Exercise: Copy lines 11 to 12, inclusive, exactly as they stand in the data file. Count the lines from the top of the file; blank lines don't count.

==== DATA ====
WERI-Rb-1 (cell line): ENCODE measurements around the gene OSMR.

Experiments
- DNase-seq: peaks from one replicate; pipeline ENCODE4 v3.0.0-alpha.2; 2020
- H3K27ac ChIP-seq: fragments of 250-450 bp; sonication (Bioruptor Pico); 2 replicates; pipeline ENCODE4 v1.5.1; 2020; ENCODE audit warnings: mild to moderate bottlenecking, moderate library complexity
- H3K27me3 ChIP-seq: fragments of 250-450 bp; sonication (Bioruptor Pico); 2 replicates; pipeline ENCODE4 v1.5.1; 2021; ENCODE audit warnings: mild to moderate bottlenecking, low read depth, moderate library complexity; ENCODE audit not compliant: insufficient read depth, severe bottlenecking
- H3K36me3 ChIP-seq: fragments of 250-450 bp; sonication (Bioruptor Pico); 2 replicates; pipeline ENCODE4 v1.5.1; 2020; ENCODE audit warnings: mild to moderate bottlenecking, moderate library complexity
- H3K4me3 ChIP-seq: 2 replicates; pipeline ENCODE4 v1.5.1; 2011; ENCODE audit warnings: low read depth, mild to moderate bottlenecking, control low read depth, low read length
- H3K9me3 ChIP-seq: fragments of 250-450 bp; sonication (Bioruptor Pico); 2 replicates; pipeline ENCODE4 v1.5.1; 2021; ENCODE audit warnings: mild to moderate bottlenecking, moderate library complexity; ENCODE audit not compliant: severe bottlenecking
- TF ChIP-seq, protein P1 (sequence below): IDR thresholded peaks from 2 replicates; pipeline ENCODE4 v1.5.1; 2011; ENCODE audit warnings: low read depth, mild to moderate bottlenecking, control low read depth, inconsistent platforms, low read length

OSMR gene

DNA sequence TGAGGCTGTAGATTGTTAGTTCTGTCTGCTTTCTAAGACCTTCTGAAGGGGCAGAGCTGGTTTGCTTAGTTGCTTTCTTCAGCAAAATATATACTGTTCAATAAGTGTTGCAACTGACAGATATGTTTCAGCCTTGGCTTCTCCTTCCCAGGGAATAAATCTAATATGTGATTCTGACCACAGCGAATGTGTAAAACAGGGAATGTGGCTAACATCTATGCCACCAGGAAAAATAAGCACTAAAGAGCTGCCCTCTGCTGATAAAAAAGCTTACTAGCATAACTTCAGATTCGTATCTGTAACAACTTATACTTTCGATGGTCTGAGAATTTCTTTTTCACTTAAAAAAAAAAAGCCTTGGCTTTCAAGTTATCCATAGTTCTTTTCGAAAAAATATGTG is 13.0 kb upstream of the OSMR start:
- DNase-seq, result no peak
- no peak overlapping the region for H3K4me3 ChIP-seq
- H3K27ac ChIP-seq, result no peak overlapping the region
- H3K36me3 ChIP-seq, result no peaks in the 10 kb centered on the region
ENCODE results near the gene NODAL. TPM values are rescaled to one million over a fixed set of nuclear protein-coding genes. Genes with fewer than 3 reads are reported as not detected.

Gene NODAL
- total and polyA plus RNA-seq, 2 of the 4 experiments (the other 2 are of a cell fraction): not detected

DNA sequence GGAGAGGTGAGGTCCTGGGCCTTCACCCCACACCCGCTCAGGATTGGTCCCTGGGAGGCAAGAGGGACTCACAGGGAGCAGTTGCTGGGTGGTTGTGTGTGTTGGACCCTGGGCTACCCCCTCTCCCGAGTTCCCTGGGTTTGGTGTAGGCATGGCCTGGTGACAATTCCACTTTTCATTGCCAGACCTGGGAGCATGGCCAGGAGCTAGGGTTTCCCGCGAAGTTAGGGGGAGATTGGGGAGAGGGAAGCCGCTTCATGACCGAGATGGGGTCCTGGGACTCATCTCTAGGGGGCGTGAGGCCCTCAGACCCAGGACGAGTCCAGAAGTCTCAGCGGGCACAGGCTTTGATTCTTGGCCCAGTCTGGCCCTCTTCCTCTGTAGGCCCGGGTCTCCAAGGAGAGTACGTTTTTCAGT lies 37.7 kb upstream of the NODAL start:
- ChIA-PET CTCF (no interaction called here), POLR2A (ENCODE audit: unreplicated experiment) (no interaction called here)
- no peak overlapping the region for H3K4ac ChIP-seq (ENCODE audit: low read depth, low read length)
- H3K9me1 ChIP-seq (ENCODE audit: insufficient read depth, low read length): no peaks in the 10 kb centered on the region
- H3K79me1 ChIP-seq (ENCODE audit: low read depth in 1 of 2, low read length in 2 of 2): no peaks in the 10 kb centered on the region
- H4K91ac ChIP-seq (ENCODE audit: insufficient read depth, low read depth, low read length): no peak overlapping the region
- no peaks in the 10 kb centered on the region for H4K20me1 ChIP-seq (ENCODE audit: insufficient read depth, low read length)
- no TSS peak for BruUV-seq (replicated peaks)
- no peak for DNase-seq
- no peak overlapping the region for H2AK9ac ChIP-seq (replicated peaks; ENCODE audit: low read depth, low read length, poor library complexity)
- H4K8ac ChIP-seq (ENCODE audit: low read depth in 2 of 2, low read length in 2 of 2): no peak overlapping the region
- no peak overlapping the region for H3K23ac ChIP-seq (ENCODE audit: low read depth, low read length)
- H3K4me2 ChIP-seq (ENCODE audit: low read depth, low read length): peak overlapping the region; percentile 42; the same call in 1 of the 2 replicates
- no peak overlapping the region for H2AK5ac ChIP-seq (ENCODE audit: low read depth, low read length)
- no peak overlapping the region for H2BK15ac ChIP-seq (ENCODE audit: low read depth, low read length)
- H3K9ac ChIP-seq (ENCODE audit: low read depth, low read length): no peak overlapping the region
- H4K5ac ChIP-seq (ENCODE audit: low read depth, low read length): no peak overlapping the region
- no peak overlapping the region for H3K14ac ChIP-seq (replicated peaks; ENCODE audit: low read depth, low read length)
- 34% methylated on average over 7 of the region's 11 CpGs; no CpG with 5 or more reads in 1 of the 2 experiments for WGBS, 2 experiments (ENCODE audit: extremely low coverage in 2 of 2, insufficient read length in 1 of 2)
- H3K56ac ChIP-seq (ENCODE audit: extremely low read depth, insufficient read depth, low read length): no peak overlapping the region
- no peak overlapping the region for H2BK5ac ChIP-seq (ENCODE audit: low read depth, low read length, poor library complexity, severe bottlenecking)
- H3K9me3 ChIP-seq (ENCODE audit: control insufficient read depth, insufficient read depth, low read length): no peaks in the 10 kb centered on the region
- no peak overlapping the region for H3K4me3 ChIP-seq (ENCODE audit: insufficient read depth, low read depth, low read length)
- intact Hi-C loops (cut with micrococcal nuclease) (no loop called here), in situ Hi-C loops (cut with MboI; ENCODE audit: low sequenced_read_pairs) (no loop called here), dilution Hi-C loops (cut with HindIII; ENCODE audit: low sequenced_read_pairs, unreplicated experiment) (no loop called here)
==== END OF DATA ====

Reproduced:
DNA sequence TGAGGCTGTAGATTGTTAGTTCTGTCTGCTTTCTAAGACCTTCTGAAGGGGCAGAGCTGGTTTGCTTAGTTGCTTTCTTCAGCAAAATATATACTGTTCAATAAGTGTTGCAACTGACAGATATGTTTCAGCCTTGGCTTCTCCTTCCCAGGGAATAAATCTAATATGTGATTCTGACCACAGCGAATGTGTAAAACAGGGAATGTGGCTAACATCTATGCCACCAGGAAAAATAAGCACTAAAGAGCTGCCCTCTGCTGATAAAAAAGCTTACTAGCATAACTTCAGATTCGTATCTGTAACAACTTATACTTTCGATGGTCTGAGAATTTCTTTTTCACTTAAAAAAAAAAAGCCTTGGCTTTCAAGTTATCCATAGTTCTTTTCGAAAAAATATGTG is 13.0 kb upstream of the OSMR start:
- DNase-seq, result no peak